Equivocation example: Philosophy is better than nothing. Nothing is better than sex. Therefore philosophy is better than sex.

Amphiboly example: For sale, one German Shepard. Eats anything. Especially likes children.

Ah, I'm sorry Joe has the

Ah, I'm sorry Joe has the right of it. My mouse is to the right of me, therefore Joe is to the right of my mouse.

It's not accurate to say

It's not accurate to say that it was legal in 1997 to download copyrighted music that you didn't pay for. Nor was it legal to copy friends' music--though it was virtually impossible to detect and enforce, which led to a tax on blank tapes and recording equipment in 1992. It was affirmed at that time that making tapes of material you already owned (for your own personal use) was legal.

The whole point of the

The whole point of the digital millenium copyright act was to make the trading of music online illegal, because trading it without any monentary exchange was legal. They didn't considering trading to be copyright infringement in part because they didn't expect new copies to be made in the process. In other words if I trade my Bee Gee's CD for your ABBA CD then no new copies have been made we've simply traded one album for another. You could argue that the legality of it was ambiguous, but given that it was legal to make copies of your own music and it was legal to trade copies you already owned I don't think its inaccurate to say that it was legal.

Yeah, I kept on asserting

Yeah, I kept on asserting that copyright law is immoral, but it didn't get me that far in my Copyright Law class.

The whole point of the

The whole point of the digital millenium copyright act was to make the trading of music online illegal, because trading it without any monentary exchange was legal.

I'm pretty sure that's wrong. Take a look at Wikipedia's summary. It says that the main provisions were laws forbidding the circumvention of of copy protection technology and the dissemination of devices designed to accomplish it, copyright liability protection for ISPs, and some miscellaneous stuff.

I would be very surprised to learn that it was legal to make and distribute unauthorized copies of any copyrighted work at any point in our lifetimes. The only reason record companies didn't go after people back then was that on-line piracy wasn't big enough to be an issue. Broadband and CD burners were too rare, and hard drives were too small. It was definitely illegal to make and distribute unauthorized copies of computer software when I first started using computers in the late '80s.

I can't decide if your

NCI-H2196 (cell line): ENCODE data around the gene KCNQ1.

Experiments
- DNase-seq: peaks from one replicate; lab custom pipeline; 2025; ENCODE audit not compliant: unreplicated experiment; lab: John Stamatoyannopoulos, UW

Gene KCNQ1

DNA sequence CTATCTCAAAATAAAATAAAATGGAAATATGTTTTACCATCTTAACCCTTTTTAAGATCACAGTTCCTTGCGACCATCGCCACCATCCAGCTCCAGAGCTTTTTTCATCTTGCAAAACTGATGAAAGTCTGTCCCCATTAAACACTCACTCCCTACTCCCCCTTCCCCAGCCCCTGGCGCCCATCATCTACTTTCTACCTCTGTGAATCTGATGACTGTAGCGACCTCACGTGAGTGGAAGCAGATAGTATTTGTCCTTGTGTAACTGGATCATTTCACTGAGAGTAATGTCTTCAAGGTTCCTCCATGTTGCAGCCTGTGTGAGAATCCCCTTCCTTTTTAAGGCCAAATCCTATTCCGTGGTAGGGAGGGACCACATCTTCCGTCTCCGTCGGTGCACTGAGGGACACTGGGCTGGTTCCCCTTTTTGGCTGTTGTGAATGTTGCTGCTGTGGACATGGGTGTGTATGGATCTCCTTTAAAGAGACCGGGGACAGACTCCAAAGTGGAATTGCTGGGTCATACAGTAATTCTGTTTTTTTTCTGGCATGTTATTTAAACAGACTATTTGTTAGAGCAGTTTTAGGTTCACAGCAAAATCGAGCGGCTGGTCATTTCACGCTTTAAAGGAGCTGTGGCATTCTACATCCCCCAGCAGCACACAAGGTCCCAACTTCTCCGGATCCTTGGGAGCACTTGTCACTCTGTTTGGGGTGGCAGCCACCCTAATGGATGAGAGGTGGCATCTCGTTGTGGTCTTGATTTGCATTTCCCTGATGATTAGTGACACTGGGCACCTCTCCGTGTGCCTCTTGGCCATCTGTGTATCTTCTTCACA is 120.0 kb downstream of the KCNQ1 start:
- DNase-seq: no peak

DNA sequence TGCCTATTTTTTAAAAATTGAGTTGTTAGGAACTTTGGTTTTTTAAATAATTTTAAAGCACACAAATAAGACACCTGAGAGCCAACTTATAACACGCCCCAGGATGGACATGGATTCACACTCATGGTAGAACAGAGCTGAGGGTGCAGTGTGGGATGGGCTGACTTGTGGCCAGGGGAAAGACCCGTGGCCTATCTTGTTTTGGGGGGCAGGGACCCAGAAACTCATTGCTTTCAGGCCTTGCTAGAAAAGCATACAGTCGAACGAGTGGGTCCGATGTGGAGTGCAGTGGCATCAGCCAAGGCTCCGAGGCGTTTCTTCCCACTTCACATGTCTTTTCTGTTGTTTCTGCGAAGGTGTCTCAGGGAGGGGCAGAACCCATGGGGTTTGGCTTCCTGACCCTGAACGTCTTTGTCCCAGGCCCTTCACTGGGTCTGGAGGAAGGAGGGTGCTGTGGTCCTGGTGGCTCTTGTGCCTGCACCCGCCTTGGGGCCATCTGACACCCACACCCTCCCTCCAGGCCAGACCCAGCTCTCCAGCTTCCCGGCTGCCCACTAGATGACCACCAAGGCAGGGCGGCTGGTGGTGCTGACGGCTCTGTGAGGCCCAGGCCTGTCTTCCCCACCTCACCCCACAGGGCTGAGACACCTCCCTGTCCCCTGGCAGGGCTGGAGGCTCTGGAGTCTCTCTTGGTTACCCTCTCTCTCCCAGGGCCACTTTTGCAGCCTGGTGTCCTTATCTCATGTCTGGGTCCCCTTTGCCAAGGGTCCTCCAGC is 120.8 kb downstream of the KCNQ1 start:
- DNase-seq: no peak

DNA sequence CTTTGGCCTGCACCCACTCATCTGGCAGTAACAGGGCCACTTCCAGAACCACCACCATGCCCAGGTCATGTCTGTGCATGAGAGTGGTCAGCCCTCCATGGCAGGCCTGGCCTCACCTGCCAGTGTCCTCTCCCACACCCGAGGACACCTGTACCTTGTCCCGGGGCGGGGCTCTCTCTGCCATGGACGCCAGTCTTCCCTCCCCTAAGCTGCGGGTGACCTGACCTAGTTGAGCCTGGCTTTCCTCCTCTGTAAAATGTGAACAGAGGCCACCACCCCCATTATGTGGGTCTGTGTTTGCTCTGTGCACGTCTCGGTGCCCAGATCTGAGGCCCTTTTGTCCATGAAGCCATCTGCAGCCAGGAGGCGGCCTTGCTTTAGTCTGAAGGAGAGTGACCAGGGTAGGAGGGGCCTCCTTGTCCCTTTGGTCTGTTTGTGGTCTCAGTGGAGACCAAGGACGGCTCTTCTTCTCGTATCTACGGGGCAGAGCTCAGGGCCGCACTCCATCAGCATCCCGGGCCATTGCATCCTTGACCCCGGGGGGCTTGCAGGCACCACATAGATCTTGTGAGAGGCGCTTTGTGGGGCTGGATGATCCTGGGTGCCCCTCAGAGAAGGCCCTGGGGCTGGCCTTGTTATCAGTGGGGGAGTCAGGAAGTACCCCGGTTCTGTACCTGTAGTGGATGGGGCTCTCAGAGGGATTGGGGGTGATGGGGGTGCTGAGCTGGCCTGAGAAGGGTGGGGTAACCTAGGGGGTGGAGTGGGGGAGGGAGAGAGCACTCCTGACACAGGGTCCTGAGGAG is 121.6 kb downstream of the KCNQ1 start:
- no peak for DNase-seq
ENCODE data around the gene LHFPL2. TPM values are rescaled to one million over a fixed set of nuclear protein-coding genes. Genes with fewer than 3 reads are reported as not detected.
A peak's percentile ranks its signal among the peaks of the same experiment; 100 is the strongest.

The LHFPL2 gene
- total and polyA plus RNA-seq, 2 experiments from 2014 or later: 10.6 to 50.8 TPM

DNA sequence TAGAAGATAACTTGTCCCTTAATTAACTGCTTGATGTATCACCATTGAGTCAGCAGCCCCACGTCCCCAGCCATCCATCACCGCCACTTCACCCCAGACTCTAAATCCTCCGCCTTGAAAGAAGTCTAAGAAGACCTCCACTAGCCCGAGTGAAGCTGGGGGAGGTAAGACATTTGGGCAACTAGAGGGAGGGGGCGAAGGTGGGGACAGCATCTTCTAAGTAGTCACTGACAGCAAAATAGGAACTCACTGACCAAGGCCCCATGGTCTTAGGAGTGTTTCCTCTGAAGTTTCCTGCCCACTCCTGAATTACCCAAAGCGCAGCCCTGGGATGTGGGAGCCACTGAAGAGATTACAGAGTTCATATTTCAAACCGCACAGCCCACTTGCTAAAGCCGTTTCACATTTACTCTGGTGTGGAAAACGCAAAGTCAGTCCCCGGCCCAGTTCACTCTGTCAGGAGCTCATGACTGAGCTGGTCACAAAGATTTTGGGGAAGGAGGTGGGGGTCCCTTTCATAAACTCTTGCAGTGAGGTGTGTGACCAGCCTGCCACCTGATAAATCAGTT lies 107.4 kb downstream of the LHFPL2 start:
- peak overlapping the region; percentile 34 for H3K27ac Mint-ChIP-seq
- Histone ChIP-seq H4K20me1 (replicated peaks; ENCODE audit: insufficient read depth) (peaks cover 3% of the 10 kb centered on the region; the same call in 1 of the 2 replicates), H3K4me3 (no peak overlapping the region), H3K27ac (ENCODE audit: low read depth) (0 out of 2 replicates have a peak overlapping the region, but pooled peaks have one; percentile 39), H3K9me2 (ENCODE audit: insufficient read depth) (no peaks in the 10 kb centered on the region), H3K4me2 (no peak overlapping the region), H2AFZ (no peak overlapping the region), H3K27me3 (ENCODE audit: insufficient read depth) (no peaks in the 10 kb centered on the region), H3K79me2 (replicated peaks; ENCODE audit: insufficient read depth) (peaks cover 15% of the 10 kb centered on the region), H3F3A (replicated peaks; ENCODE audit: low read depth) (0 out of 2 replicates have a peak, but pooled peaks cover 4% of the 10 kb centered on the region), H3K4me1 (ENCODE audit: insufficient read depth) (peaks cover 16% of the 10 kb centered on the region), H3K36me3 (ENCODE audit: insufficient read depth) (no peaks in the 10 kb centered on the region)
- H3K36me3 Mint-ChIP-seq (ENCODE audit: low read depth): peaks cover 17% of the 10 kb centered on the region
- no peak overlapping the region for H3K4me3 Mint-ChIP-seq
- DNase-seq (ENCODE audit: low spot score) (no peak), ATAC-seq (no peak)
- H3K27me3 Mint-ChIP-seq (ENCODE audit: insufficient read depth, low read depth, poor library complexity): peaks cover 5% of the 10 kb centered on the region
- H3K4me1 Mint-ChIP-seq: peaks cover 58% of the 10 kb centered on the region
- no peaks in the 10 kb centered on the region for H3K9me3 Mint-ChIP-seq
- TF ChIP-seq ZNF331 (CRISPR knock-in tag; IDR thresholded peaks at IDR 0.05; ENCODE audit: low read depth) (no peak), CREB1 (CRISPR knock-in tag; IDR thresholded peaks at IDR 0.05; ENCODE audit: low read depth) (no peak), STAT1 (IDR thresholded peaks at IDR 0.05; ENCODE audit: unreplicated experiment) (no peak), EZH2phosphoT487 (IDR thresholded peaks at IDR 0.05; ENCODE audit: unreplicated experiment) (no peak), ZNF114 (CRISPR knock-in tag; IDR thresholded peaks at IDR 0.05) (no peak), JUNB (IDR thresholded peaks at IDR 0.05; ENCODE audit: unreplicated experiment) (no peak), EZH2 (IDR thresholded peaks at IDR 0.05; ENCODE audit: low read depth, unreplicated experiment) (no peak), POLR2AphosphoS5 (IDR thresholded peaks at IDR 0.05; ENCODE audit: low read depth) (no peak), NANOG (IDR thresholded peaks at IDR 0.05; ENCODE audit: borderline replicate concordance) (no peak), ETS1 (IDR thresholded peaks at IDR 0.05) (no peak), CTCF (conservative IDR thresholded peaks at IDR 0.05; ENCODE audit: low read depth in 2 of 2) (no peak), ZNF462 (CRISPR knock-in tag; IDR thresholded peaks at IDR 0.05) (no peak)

I can't decide if your definition of property is behaviorist, positivist or simply Austrian ;-)

I disagree! The criminal here is the person that copies the content of the CD to his computer (which would be fine for personal use) but then shares those files online.

As a CD buyer, by doing this you violate the trust and agreement you have with the CD seller.

Similarly, if I go online and download a copyrighted track from a P2P network I'm well aware that what I'm doing is buying stolen goods.

I don't think that any amount of linguistic gymnastics, from people who just want to decriminalize a form of theft, can affect this.

The acts in question (redistributing the CD) are theft, theft of private property and breach of agreement (with the CD seller). The fact that it's intellectual property rather than hard objects is non-sequitur. The agreement between buyer and seller is all we need, legally.

I'm also appalled that a respectable site such as Catallarchy decided to run such a story, obviously bent on injecting a dose of moral relativism, if not nihilism, in its discussion of a plain-and-simple breach of contract and intellectual property.

The degree to which copyright law is OK, or the way intellectual property is thought-of in today's world... these are all distinct, theoretical issues.

I've heard many naive, some even Communist, points trying to rationalize the widespread crimes concerning copyrighted music, but frankly this seems to be the lamest... and to put a libertarian spin on it... well, I won't say more.

Hi Rainbough, Is it really

Hi Rainbough,

Is it really just as wrong?

I don't think it is wrong, though it's probably still illegal. For our lawmakers are blessed with such wisdom that they can rule something morally wrong, then morally right, then morally wrong again, in the blink of a page of legislation.

But if we think that laws should follow morals, rather than morals following laws, Stephen Kinsella has persuaded me to drop my previous belief in copyright:

http://www.stephankinsella.com/ip/

The key document which finally brought me over to an anti-IP position, is his PDF article: